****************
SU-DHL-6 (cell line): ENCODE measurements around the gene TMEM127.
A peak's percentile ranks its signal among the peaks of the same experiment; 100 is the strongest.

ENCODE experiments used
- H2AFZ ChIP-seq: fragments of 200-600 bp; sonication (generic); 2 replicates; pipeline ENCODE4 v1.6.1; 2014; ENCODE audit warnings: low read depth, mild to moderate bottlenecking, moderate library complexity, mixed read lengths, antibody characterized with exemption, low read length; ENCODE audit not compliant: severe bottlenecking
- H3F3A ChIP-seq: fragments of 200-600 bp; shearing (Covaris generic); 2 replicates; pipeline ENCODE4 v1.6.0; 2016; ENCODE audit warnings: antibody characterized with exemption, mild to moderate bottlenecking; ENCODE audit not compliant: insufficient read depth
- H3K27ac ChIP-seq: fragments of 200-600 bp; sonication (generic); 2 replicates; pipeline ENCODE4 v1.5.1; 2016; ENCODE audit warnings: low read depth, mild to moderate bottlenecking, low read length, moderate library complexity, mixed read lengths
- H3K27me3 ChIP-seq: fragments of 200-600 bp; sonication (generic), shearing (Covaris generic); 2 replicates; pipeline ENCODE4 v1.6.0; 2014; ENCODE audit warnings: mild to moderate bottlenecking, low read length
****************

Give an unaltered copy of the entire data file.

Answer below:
SU-DHL-6 (cell line): ENCODE measurements around the gene TMEM127.
A peak's percentile ranks its signal among the peaks of the same experiment; 100 is the strongest.

ENCODE experiments used
- H2AFZ ChIP-seq: fragments of 200-600 bp; sonication (generic); 2 replicates; pipeline ENCODE4 v1.6.1; 2014; ENCODE audit warnings: low read depth, mild to moderate bottlenecking, moderate library complexity, mixed read lengths, antibody characterized with exemption, low read length; ENCODE audit not compliant: severe bottlenecking
- H3F3A ChIP-seq: fragments of 200-600 bp; shearing (Covaris generic); 2 replicates; pipeline ENCODE4 v1.6.0; 2016; ENCODE audit warnings: antibody characterized with exemption, mild to moderate bottlenecking; ENCODE audit not compliant: insufficient read depth
- H3K27ac ChIP-seq: fragments of 200-600 bp; sonication (generic); 2 replicates; pipeline ENCODE4 v1.5.1; 2016; ENCODE audit warnings: low read depth, mild to moderate bottlenecking, low read length, moderate library complexity, mixed read lengths
- H3K27me3 ChIP-seq: fragments of 200-600 bp; sonication (generic), shearing (Covaris generic); 2 replicates; pipeline ENCODE4 v1.6.0; 2014; ENCODE audit warnings: mild to moderate bottlenecking, low read length